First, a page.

Adolescent Victim Experiences of Cyberbullying: Current Status and Future Directions

Adolescent Victim Experiences of Cyberbullying: Current Status and Future Directions

Minghui Gao (Arkansas State University, USA), Tonja Filipino (Arkansas State University, USA), Xu Zhao (The University of Calgary, Canada) and Mark McJunkin (Arkansas State University, USA)
DOI: 10.4018/978-1-7998-1684-3.ch004

Abstract

This chapter started by introducing a recent research study that disclosed adolescent victim experiences across seven major types of cyberbullying, significant gender and age differences, and reasons for not reporting incidents of cyberbullying to adults. The chapter then related the research findings to major areas in the literature on the nature and forms of cyberbullying in contrast to traditional forms of bullying, its prevalence among school-aged youths, the effects of gender and age on adolescent victim experiences of cyberbullying, and the factors that contribute to adolescent attitude toward reporting cyberbullying incidents to adults. The chapter suggested that future research should further explore issues such as how various types of cyberbullying affect adolescent mental wellbeing, how age and gender affect school-aged youth victim experiences of various forms of cyberbullying, and how professionals and other adults may help adolescents counter cyberbullying.
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Introduction

Cyberbullying is “a unique form of bullying” (Patchin & Hinduja, 2010, p. 614) that involves “sending or posting harmful or cruel text or images using the Internet or other digital communication devices” (Willard, 2004, p.1). The rapidly evolving information technology provides numerous easy avenues for spreading negative messages, and thus enables various forms of cyberbullying behaviors. Willard (2004) has identified the following forms of cyberbullying:

  • 1.

    Flaming: Sending angry, rude, vulgar messages directed at a person or persons privately or to an online group;

  • 2.

    Denigration (put-downs): Sending or posting harmful, untrue, or cruel statements about a person to the person or other people;

  • 3.

    Online harassment: Repeatedly sending a person offensive messages;

  • 4.

    Cyberstalking: Harassment that include threats of harm or is highly intimidating;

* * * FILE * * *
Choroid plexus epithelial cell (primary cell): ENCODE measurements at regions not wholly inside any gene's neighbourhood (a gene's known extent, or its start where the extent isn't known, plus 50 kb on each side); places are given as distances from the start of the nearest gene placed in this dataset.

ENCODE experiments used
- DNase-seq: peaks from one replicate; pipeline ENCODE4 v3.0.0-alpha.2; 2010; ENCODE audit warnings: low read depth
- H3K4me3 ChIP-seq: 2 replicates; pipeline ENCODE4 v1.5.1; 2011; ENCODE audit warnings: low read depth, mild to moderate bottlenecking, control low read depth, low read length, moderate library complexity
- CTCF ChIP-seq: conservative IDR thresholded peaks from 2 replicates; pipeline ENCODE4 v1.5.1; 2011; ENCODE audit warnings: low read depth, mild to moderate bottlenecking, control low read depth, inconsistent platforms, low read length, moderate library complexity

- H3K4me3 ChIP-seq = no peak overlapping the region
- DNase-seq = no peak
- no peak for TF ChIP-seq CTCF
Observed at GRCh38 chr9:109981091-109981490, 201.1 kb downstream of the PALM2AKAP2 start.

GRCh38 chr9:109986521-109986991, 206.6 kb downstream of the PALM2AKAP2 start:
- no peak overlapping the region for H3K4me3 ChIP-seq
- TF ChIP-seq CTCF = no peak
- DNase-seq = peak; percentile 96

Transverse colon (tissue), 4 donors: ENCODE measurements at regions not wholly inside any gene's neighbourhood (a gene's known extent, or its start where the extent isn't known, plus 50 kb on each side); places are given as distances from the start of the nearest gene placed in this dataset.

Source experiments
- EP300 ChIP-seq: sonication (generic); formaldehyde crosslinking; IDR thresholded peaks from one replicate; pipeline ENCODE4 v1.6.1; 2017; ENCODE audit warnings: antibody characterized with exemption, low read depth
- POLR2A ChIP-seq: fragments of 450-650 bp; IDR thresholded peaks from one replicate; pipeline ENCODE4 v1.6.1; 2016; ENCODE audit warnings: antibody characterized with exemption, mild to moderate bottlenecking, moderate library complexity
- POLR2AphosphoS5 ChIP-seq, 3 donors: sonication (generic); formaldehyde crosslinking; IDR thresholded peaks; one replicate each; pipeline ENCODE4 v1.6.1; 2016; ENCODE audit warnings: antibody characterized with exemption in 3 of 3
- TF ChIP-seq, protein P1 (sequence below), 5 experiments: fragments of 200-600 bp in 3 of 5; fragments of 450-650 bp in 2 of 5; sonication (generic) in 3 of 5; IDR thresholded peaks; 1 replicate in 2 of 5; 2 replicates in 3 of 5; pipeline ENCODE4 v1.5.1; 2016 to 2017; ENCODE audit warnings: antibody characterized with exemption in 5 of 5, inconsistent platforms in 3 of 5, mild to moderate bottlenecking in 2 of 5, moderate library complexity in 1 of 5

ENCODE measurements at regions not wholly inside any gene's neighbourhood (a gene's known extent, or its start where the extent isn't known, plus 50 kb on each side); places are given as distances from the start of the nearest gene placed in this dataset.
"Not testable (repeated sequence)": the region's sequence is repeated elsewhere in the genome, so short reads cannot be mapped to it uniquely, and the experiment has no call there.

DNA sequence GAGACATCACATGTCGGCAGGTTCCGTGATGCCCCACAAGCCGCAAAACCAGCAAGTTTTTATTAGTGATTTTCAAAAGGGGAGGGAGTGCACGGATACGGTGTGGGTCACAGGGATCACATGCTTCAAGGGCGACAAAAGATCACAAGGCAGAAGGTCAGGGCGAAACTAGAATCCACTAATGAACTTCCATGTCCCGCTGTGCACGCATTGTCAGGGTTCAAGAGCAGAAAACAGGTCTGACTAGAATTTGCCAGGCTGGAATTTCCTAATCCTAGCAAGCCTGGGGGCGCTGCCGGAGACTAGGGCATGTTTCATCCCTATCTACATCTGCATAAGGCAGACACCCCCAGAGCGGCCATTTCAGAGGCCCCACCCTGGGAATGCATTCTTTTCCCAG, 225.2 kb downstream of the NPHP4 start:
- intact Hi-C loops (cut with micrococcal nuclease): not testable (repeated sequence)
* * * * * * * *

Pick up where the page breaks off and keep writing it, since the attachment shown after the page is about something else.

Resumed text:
• 5.

    Outing: Sending or posting material about a person that contains sensitive, private, or embarrassing information, including forwarding private messages or images. Engag[ing] in tricks to solicit embarrassing information that is then made public;

  • 6.

    Masquerade: Pretending to be someone else and sending or posting material that makes that person look bad or places that person in potential danger;

  • 7.

    Exclusion: Actions that specifically and intentionally exclude a person from an online group.

In the following sections, we will first introduce a recent research study that we conducted to explore adolescent experience as victims of various forms of cyberbullying as well as their explanations of why they decide to report or not to report their victim experience of cyberbullying. We will then relate our main findings to major research areas in the literature on the nature and forms of cyberbullying and its prevalence among school-aged youths, the effects of gender and age on adolescent victim experiences of cyberbullying, and the factors that contribute to adolescent attitude toward reporting cyberbullying incidents to adults. Finally, we will end this chapter by pinpointing future directions pertaining to the understanding and intervention of school-aged youth’s victim experiences of cyberbullying.

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Introducing A Recent Study

Recently, we conducted a survey research to explore adolescent victim experiences of cyberbullying (Gao, Zhao, & McJunkin, 2016). The study aimed to answer the following research questions: 1) to what extent are adolescents exposed to different types of cyberbullying? 2) Is there any gender difference in adolescent victim experiences of cyberbullying? 3) Is there any age- or grade-related difference in adolescent victim experiences of cyberbullying? 4) To what extents are adolescent victims of cyberbullying willing to report their incidents to adults, and what factors contribute to their decision-makings about whether to report their experiences?

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